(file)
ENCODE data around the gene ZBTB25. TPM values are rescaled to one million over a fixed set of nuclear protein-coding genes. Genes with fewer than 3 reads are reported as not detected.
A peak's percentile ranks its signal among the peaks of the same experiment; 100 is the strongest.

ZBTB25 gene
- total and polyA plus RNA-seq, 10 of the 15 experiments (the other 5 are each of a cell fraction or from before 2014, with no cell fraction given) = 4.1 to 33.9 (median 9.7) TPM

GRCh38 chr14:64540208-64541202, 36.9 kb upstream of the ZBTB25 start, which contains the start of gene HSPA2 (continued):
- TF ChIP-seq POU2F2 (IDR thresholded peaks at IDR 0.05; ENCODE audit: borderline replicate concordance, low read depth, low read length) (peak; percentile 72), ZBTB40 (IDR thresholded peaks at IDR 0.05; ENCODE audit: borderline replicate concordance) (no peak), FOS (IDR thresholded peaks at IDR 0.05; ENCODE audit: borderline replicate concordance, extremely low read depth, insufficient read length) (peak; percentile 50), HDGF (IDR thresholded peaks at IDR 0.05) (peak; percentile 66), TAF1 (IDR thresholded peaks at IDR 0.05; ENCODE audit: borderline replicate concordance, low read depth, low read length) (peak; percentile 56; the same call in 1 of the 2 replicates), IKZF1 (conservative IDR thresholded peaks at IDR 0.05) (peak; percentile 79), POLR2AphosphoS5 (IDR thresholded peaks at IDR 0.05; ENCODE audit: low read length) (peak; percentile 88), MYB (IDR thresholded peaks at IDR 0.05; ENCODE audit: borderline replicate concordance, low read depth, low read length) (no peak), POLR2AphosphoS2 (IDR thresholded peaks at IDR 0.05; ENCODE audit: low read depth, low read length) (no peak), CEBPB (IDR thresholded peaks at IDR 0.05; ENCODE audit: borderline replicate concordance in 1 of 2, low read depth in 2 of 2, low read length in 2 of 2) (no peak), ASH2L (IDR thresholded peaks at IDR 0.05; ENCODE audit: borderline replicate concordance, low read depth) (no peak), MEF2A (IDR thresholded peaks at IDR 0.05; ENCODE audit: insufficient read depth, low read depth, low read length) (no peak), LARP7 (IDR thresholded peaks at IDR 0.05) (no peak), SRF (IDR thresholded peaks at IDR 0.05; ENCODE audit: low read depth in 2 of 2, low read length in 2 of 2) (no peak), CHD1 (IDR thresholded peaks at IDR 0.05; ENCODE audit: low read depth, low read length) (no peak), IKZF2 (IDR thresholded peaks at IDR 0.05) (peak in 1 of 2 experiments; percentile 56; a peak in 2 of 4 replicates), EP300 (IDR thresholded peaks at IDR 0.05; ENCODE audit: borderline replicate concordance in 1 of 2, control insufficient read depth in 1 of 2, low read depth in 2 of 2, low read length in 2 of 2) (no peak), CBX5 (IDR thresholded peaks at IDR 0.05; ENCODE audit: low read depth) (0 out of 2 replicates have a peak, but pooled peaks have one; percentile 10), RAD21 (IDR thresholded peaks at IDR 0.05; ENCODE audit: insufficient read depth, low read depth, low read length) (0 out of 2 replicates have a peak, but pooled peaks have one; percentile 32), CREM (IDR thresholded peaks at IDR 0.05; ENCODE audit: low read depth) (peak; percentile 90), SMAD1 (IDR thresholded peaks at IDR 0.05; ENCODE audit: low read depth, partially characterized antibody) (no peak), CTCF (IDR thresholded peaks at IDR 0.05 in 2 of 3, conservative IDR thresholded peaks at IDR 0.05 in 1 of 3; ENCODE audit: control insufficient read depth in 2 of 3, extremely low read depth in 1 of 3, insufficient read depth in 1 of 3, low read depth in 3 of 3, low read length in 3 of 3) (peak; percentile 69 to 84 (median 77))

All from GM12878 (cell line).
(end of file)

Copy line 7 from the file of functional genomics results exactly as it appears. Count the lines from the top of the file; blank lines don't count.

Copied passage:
All from GM12878 (cell line).